Joshua Courtney, 21, aided his wife, Natalie Dunleavy, 22, in the delivery of their daughter with only the help of a midwife on the phone
Joshua Courtney, 21, aided his wife, Natalie Dunleavy, 22, in the delivery of their daughter with only the help of a midwife on the phone

The chief executive of the Royal College of Midwives has slammed foetus parties as a way of "commercialising" pregnancy and childbirth.

At the parties, guests gather to watch 3D and 4D private scans of foetuses. The events are believed to be gaining in popularity in Britain.

In an article on the BBC website, Professor Cathy Warwick, claims that the number of mothers over the age of 40 increased by 71 per cent between 2001 and 2010.

Due to the increasing number of older mothers, maternity services are under increased pressure because of the greater risk of complications.

Pressure on maternity services has further risen because of the growth in foestus parties, she said. The parties increase the "expectation for mothers which midwives then have to deal with", she claimed.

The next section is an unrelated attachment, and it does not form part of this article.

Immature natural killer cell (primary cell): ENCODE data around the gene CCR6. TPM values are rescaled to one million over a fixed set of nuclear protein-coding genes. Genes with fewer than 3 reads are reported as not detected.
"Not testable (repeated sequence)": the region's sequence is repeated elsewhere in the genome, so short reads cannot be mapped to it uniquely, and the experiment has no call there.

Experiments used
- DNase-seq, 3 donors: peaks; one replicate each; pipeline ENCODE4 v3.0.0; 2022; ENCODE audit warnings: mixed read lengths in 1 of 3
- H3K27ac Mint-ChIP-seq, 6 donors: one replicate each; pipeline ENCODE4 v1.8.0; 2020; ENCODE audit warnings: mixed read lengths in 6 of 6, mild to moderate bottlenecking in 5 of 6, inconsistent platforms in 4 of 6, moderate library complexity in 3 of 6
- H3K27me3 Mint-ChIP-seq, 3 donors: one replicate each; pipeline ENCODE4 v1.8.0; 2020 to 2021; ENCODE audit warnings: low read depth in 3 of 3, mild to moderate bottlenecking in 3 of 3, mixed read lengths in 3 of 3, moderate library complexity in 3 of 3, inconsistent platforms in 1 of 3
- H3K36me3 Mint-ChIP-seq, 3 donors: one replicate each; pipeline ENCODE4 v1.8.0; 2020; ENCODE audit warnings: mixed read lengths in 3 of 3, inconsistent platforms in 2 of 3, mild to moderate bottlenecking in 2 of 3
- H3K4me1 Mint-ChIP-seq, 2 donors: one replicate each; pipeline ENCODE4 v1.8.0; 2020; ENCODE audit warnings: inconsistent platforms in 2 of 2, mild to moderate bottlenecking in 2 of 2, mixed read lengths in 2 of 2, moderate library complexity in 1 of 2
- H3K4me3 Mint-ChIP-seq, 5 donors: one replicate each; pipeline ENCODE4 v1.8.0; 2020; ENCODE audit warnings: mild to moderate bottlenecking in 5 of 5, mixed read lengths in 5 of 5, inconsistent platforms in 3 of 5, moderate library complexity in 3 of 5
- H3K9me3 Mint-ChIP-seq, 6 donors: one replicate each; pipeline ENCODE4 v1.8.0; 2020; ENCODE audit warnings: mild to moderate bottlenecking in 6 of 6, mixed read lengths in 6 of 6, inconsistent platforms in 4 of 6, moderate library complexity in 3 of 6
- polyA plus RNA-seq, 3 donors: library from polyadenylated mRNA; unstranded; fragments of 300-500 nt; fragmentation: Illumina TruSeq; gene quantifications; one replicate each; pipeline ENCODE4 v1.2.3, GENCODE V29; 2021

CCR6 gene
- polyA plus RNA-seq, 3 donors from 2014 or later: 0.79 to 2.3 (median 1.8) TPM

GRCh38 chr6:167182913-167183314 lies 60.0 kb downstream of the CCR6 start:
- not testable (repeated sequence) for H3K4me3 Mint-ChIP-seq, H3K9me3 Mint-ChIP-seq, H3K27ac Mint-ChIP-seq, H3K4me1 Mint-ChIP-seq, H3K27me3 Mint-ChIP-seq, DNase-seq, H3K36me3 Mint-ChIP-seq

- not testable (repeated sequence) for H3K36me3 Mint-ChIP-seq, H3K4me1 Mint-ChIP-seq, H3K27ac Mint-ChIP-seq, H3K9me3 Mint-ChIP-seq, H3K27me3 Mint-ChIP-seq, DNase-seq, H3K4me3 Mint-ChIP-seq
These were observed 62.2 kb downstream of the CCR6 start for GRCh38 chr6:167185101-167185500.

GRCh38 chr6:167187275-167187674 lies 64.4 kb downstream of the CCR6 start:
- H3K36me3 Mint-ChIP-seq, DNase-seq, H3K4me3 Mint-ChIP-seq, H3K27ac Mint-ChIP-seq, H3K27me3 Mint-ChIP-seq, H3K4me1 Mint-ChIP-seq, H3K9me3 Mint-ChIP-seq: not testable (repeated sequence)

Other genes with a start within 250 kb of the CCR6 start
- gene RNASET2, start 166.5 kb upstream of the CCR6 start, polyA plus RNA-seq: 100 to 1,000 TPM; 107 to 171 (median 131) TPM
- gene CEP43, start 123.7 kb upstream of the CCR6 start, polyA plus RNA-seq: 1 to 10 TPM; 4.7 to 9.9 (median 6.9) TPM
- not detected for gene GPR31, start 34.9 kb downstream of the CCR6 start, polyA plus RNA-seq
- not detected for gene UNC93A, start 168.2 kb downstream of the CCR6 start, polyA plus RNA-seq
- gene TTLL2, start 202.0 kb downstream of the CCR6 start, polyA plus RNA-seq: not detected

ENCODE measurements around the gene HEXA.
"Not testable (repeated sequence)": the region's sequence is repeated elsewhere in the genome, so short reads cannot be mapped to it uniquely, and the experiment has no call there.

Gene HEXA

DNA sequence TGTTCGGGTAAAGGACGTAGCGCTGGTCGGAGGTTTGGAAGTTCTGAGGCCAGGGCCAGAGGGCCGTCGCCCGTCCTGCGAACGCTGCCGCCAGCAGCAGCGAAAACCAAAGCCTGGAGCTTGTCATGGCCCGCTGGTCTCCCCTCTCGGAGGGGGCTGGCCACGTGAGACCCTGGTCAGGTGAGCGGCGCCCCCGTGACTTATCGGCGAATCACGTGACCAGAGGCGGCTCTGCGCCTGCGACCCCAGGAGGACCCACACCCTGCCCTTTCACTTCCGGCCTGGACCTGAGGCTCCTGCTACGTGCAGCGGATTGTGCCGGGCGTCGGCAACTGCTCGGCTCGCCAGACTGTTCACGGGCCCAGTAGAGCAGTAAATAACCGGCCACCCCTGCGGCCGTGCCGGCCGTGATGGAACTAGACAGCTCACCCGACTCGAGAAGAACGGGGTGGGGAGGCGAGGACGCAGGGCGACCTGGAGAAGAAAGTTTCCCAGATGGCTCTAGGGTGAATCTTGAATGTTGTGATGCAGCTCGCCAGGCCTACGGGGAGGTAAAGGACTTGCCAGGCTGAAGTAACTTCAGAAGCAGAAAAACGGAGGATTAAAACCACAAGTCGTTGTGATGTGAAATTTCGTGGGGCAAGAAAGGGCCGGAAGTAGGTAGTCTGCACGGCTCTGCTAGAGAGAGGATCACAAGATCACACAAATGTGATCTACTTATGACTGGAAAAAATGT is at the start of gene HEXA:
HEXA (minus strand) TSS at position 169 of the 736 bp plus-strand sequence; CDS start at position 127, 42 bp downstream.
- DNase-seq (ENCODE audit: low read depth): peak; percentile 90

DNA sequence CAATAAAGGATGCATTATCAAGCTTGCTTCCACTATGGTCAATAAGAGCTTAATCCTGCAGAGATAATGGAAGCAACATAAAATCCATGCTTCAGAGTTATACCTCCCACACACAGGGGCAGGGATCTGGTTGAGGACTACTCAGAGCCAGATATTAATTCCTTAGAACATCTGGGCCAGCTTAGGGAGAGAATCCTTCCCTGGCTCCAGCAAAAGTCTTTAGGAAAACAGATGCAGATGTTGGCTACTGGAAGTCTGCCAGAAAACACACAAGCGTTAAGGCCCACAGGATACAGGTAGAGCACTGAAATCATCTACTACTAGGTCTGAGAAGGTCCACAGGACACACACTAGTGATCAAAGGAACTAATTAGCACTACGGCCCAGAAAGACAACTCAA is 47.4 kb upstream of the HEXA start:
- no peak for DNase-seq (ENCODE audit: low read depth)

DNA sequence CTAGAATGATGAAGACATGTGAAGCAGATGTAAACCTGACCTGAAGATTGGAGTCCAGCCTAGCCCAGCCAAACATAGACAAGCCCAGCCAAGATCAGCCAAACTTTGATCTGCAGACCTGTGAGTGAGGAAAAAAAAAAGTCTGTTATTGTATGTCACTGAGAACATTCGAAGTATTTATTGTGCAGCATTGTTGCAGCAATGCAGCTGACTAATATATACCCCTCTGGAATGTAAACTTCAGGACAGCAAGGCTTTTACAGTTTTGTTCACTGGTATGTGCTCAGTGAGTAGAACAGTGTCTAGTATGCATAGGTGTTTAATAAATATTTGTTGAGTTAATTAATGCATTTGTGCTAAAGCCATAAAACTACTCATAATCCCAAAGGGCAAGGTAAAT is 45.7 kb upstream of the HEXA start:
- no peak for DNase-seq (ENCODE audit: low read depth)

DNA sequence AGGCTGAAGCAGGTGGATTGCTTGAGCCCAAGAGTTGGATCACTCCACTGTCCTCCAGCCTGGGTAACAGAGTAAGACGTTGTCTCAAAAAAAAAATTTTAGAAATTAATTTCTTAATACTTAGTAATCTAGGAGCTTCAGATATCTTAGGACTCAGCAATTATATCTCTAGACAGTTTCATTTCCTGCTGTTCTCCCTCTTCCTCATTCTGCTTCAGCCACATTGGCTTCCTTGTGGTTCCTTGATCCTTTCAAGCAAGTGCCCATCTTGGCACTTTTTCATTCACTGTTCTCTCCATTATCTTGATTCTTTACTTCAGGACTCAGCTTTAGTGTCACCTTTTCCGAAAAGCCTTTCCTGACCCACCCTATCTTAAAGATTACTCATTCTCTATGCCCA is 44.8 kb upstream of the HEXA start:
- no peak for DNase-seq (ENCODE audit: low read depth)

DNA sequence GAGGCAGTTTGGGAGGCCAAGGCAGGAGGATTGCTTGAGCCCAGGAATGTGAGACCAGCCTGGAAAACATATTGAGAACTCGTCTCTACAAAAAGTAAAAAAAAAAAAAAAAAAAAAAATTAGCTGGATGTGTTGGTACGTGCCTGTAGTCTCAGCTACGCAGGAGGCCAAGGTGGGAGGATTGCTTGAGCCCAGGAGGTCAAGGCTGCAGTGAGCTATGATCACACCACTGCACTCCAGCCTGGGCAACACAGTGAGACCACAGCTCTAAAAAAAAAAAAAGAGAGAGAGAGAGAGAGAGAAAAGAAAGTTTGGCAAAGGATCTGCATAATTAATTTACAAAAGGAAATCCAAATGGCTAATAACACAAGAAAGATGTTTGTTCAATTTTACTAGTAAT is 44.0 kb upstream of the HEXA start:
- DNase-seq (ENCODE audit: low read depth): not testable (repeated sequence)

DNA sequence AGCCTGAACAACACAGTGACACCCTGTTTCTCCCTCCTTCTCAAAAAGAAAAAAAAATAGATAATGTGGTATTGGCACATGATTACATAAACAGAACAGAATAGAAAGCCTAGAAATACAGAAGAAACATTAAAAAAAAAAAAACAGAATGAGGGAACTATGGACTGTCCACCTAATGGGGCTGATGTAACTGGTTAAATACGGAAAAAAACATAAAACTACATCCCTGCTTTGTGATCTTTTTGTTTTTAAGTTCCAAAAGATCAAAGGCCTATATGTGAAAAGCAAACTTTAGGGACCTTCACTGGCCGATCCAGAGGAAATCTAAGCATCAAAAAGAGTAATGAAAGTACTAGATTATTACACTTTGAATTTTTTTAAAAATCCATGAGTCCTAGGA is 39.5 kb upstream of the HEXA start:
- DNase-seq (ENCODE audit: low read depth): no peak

The parties involve men and women gathering to exchange 3D and 4D photos of their unborn babies.

"There are companies across the country that provide gifts for parties featuring images of the foetus from a fridge magnet for £3 to a teddy with 3D scan image for £15," she said.

"Some companies provide a champagne celebration scan package for £165 and a VIP scan package for £185. This is a far cry from the original purpose of ultrasound."

Despite the initial introduction of 3D and 4D technology for health and early-intervention purposes, Warwick said it was being used as a "'consumer tool' which raised ethical questions.

Jan Steward, co-founder of Ultrasound Direct, which offers scanning services and commemorative gifts, told IB Times UK: "Our services are not readily available on the NHS bar a 10-minute session at 12 weeks and a 20-minute session at 20 weeks.

"There are times when it becomes extremely valuable; a common instance is when grandparents with terminal diseases may not be alive to see the birth.

"The NHS is occasionally dubious about allowing the unborn child's siblings in to the scan, whereas we stress the importance of family."

Steward also highlighted the importance of using regulated ultrasound operators if you're considering having 3D or 4D scans taken.